Friday, November 23, 2012

Recent Commentary on GOP's Rebranding of Itself: Faith-Based Party Remains Faith-Based

Yesterday's national American holiday is rich in myths that "our" founding fathers and mothers of the Puritan colony in Massachusetts (the foundational myth deliberately forgets that the Jamestown settlers preceded the Puritans and held a Thanksgiving observance in 1610) built an exemplary city on a hilltop to show all the world how things should be done.  Woven through the mythology of American Thanksgiving are myths about divine guidance, American exceptionalism, and the virtue of the European appropriators of the land of the native people.

And so today might not be altogether a bad day to survey some recent commentary about what's happening to one U.S. major political party, the GOP, as it amalgamates faith and politics and works to subject the entire nation to its peculiar faith-based brand of politico-religion.  Here's a smattering of recent articles about these themes that have caught my eye:

As the Republicans claim that they want to retool their brand (but find themselves unable to do so, because of their simultaneous captivity to the 1% and the religious right), Paul Krugman reminds us precisely what that brand is:

Second, today’s Republican party is an alliance between the plutocrats and the preachers, plus some opportunists along for the ride — full stop. The whole party is about low taxes at the top (and low benefits for the rest), plus conservative social values and putting religion in the schools; it has no other reason for being. 

Amanda Marcotte also doubts seriously that the GOP can rebrand itself, because it has become a party of belief as opposed to respect for truth, as in scientific truth (Marco Rubio: "I'm not a scientist, man") to simple reality-based knowledge that allows us to identify campaign claims of presidential candidates as true or false.  Here's the dead end to which Marcotte thinks the Republicans' "devotion to untruth" has brought them, and where the GOP still intends to bring the entire nation via its politics of obstruction:

From characterizing everyone Not-Them as “moochers” to the persistent suspicion that Obama faked his birth certificate in an effort to take the presidency from someone who actually has a right to it, conservatives fantasize that the mostly older, white population moving further and further to the right is being oppressed by the various groups liberals have forced them to share power with. To give that up would be to completely reorder their world. As painful as it is to grasp the reality of Obama’s win, it’s safe to say they’re going to go right back to putting their faith in fantasy instead of the realities that the rest of us live in.

Gene Lyons dissects the peculiarly Southern cast of much of the anti-reality-based mythology now driving the Republican party; he focuses on a Romney campaign worker in Tennessee, Beth Cox, who was recently profiled by Eli Saslow in the Washington Post:

It's a mindset straight out of John Bunyan's 17th century Puritan allegory The Pilgrim's Progress, as annotated by the United Daughters of the Confederacy. Some of her friends, she told Post, have concluded that only God can save America from itself.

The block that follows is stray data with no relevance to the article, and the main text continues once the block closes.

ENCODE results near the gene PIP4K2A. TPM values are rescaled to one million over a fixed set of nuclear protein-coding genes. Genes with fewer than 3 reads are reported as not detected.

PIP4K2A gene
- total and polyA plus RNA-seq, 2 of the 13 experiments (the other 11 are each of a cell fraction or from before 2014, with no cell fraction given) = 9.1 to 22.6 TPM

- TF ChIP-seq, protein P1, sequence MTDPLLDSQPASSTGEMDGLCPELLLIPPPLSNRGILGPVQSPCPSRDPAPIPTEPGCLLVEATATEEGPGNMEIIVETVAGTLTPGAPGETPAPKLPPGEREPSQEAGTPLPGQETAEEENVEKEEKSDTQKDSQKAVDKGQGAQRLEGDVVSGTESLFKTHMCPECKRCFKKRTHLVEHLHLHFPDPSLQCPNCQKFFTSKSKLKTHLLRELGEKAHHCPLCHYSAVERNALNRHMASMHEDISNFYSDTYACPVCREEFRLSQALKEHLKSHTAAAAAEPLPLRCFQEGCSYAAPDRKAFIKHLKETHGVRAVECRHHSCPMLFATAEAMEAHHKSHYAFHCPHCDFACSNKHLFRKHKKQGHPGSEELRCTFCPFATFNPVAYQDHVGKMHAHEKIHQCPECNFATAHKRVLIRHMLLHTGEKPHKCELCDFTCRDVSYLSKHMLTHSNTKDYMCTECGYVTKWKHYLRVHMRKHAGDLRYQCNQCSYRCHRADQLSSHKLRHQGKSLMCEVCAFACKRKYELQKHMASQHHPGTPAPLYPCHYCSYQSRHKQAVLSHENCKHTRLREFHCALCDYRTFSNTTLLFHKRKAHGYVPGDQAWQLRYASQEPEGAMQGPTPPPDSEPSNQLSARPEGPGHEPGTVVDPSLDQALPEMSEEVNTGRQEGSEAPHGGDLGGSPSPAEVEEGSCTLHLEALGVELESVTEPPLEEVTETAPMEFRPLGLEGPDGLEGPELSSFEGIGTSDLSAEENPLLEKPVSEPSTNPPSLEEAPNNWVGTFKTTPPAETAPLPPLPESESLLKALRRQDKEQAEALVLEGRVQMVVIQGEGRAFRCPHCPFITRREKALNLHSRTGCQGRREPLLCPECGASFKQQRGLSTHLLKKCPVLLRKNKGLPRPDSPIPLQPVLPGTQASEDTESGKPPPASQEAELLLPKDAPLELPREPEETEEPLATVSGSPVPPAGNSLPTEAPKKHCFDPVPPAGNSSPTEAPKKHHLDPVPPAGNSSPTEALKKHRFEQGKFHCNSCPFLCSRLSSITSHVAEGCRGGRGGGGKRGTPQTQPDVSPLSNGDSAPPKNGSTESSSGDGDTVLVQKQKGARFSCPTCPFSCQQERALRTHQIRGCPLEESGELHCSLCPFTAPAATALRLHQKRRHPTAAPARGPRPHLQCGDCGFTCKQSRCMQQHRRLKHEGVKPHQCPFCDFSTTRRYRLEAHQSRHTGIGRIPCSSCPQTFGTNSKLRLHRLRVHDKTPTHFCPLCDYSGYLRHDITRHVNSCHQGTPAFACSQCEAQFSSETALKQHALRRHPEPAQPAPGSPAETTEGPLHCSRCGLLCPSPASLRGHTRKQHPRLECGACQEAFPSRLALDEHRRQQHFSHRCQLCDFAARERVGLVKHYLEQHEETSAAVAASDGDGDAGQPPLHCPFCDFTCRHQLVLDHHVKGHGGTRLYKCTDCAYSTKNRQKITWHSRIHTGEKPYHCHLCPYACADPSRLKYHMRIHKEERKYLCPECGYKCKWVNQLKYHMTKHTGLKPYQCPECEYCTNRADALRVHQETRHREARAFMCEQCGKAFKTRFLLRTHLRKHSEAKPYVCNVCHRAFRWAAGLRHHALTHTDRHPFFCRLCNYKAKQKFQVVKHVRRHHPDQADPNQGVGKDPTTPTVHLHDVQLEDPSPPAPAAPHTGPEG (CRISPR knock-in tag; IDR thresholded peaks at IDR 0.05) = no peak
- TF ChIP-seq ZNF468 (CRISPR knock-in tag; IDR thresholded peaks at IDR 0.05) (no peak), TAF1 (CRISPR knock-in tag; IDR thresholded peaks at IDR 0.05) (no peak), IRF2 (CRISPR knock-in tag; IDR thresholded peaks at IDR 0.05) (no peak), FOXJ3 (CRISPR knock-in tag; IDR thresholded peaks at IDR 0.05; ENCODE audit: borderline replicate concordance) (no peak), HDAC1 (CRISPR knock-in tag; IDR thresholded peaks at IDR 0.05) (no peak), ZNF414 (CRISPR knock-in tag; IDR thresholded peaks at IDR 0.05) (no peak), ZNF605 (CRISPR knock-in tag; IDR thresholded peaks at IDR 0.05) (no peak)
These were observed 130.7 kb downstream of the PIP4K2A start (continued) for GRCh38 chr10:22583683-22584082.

"God put us in the desert," she said. "We are in the desert right now." 
Actually, she's in a white-flight suburb of Nashville (which voted for Obama, like many Southern cities). Everybody in the South knows somebody like Beth Cox, a perfectly decent, intelligent woman whose spiritual home is the Southern Baptist mega-church of which her husband is pastor — one of those sprawling edge-of-town affairs with 7,000 members, auditorium-seating, volleyball courts, a children's center and a "techno-lit recreation room for teenagers." 
Essentially theological Walmarts, such churches have grown up across the region to replace the small towns Southern suburbanites grew up in. Alas, most are turning out to be even more class- and ethnically-stratified. 
Unless she makes an effort, a woman like Cox never has to deal with anybody she doesn't agree with on most personal and political issues. The women's prayer group she leads sounds like a meeting of sorority sisters striving to win a Best Mother/Most Happily Married competition whose existence is never acknowledged. 
Mirror, mirror on the wall/Who's the holiest Mommy of all?

Fred Clark zeroes in on the need of conservative white evangelical Republicans to identify the nation with themselves, with their values and their interests.  As he notes,

Whenever white evangelicals like [Linda] Harvey [of Mission America] speak of "our Lord, our values and our faith" or of "our country," it’s always done in a way that excludes — to use Harvey’s phrase there — "some people."

Fred Clark also links to Miguel de la Torres's right-on-target response to Southern Baptist head honcho Al Mohler and his attempt to deify the Republican party during the last election cycle.  de la Torres tells Mohler,

Brother Al, you confuse evangelicalism with white, male America. Continuing to fuse white/right political leaning with the message of Christ does a disservice to the gospel.

Brian Tashman sees the recent elections as a "drubbing" for the religious right and five of its cherished delusions:

1. Americans want a "true conservative." 
2. Blacks will defect from Obama over gay rights. 
3. Hispanics are "natural allies" of the religious right. 
4. Catholics are abandoning Obama for "declaring war" on the church. 
5. An evangelical wave is waiting in the wings.

And did somebody say something about myths, ignoring reality, and choosing faith over reason and empirical truth?

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